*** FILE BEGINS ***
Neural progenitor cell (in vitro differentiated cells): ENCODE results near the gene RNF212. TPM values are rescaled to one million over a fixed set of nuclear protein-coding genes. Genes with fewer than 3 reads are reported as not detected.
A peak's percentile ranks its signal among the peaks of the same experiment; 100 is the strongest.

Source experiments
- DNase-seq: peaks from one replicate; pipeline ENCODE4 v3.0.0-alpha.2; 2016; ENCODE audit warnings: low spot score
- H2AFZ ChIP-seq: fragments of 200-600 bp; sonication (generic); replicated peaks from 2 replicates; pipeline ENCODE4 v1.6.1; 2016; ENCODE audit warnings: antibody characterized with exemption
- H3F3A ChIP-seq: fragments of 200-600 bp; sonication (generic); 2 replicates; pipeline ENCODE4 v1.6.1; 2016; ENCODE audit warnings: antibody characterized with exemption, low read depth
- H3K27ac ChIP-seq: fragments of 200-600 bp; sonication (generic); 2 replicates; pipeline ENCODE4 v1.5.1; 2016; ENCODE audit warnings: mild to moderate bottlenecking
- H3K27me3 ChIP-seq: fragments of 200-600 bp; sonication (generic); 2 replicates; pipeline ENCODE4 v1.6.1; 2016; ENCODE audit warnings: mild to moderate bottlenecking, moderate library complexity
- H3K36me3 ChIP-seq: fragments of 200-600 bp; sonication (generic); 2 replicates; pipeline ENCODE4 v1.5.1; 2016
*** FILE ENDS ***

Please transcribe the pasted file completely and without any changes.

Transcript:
Neural progenitor cell (in vitro differentiated cells): ENCODE results near the gene RNF212. TPM values are rescaled to one million over a fixed set of nuclear protein-coding genes. Genes with fewer than 3 reads are reported as not detected.
A peak's percentile ranks its signal among the peaks of the same experiment; 100 is the strongest.

Source experiments
- DNase-seq: peaks from one replicate; pipeline ENCODE4 v3.0.0-alpha.2; 2016; ENCODE audit warnings: low spot score
- H2AFZ ChIP-seq: fragments of 200-600 bp; sonication (generic); replicated peaks from 2 replicates; pipeline ENCODE4 v1.6.1; 2016; ENCODE audit warnings: antibody characterized with exemption
- H3F3A ChIP-seq: fragments of 200-600 bp; sonication (generic); 2 replicates; pipeline ENCODE4 v1.6.1; 2016; ENCODE audit warnings: antibody characterized with exemption, low read depth
- H3K27ac ChIP-seq: fragments of 200-600 bp; sonication (generic); 2 replicates; pipeline ENCODE4 v1.5.1; 2016; ENCODE audit warnings: mild to moderate bottlenecking
- H3K27me3 ChIP-seq: fragments of 200-600 bp; sonication (generic); 2 replicates; pipeline ENCODE4 v1.6.1; 2016; ENCODE audit warnings: mild to moderate bottlenecking, moderate library complexity
- H3K36me3 ChIP-seq: fragments of 200-600 bp; sonication (generic); 2 replicates; pipeline ENCODE4 v1.5.1; 2016